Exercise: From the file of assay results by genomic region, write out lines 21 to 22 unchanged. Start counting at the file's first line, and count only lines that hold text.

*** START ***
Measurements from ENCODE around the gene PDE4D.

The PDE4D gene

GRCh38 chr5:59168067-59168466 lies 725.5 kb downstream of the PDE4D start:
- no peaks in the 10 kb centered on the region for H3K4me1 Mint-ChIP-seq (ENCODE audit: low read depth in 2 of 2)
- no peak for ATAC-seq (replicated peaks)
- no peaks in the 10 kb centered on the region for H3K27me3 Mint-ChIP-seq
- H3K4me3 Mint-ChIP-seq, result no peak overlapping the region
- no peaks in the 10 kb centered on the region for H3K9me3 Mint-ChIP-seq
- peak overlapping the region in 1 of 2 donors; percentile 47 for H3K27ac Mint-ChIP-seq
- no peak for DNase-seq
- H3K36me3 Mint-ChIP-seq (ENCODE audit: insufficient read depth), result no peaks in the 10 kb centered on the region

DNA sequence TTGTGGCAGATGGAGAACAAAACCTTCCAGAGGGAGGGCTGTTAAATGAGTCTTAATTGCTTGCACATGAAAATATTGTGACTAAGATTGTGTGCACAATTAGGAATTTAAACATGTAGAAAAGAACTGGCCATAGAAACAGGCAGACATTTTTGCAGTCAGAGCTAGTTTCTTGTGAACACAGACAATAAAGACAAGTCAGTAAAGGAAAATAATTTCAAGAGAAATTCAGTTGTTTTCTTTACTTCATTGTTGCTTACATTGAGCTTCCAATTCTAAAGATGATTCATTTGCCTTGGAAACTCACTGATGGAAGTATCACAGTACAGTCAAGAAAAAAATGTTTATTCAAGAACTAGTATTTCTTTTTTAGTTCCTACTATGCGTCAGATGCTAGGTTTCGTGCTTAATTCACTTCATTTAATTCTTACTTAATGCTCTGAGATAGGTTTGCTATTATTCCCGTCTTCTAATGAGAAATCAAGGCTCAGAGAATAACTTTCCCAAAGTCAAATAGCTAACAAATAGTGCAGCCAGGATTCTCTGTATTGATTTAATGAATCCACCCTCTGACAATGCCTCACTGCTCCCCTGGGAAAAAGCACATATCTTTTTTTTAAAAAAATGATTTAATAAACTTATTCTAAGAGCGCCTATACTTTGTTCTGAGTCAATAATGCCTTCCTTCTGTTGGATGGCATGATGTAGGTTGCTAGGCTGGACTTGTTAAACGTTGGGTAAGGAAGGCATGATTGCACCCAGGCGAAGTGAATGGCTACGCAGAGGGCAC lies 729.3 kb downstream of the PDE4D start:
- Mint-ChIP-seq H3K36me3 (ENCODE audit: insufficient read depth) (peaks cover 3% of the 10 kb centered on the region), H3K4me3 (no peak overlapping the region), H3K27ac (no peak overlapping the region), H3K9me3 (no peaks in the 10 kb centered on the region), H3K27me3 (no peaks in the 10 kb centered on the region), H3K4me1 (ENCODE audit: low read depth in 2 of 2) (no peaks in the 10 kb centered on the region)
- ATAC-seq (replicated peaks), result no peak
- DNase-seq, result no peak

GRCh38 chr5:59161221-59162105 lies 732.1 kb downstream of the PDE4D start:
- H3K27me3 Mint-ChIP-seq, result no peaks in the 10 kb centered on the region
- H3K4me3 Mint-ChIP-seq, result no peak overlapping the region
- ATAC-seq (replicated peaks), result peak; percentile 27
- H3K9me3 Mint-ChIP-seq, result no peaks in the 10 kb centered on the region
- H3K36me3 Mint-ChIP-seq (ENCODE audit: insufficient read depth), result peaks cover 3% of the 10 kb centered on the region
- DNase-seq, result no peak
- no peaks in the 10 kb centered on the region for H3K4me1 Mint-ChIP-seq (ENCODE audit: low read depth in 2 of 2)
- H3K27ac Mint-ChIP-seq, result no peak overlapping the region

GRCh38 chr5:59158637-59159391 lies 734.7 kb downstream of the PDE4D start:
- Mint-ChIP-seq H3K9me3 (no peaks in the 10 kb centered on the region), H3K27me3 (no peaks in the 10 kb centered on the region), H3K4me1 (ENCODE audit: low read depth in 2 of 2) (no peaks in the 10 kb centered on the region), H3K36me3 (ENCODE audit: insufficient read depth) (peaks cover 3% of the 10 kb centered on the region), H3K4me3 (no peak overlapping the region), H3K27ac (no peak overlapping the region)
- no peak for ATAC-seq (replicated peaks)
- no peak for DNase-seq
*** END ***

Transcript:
- H3K36me3 Mint-ChIP-seq (ENCODE audit: insufficient read depth), result peaks cover 3% of the 10 kb centered on the region
- DNase-seq, result no peak